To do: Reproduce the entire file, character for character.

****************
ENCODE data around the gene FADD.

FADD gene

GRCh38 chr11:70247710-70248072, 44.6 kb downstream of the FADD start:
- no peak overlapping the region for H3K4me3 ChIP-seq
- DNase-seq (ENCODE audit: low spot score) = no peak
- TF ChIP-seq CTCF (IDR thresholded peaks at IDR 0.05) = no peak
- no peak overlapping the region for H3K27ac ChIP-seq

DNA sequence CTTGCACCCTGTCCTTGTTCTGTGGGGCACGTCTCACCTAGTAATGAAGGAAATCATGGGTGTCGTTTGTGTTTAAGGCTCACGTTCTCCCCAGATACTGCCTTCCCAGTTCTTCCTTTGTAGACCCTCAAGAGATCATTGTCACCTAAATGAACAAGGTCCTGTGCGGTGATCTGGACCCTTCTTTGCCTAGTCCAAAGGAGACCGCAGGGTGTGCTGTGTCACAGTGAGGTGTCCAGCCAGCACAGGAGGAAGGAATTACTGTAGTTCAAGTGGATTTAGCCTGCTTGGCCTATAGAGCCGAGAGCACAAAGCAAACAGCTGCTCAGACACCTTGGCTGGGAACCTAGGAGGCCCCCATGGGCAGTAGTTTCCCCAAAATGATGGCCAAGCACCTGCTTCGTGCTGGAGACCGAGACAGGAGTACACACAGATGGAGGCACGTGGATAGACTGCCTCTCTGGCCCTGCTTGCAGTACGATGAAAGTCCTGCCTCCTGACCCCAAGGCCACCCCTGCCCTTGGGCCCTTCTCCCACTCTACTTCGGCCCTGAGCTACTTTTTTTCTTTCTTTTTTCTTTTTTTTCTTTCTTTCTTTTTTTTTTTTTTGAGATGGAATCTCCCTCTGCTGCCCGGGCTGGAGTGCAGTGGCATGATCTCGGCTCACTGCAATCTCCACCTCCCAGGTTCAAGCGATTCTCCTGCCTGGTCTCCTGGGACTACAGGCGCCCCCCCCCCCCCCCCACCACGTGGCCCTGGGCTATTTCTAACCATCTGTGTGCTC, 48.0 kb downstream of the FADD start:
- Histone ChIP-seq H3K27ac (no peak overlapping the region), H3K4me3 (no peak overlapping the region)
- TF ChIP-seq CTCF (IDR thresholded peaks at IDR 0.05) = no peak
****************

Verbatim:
ENCODE data around the gene FADD.

FADD gene

GRCh38 chr11:70247710-70248072, 44.6 kb downstream of the FADD start:
- no peak overlapping the region for H3K4me3 ChIP-seq
- DNase-seq (ENCODE audit: low spot score) = no peak
- TF ChIP-seq CTCF (IDR thresholded peaks at IDR 0.05) = no peak
- no peak overlapping the region for H3K27ac ChIP-seq

DNA sequence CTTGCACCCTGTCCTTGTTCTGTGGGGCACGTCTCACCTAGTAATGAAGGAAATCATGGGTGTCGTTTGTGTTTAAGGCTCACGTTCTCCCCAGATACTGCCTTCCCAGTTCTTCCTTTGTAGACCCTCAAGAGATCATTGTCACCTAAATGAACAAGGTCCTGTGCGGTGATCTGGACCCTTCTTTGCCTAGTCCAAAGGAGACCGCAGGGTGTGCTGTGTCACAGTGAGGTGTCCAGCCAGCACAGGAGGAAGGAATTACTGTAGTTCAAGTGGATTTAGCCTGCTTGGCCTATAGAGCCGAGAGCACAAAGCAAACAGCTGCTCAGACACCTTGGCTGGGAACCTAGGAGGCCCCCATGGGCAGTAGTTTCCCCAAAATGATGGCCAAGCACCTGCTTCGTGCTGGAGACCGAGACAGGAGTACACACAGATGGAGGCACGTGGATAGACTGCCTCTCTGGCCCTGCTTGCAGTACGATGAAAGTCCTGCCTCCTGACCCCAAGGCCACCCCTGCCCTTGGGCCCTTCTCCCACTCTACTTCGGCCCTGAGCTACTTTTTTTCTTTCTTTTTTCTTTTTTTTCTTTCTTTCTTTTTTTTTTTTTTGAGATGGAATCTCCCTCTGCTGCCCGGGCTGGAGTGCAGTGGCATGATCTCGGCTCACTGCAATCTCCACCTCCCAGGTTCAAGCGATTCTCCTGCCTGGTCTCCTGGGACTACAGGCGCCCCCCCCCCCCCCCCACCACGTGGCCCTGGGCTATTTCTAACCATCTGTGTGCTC, 48.0 kb downstream of the FADD start:
- Histone ChIP-seq H3K27ac (no peak overlapping the region), H3K4me3 (no peak overlapping the region)
- TF ChIP-seq CTCF (IDR thresholded peaks at IDR 0.05) = no peak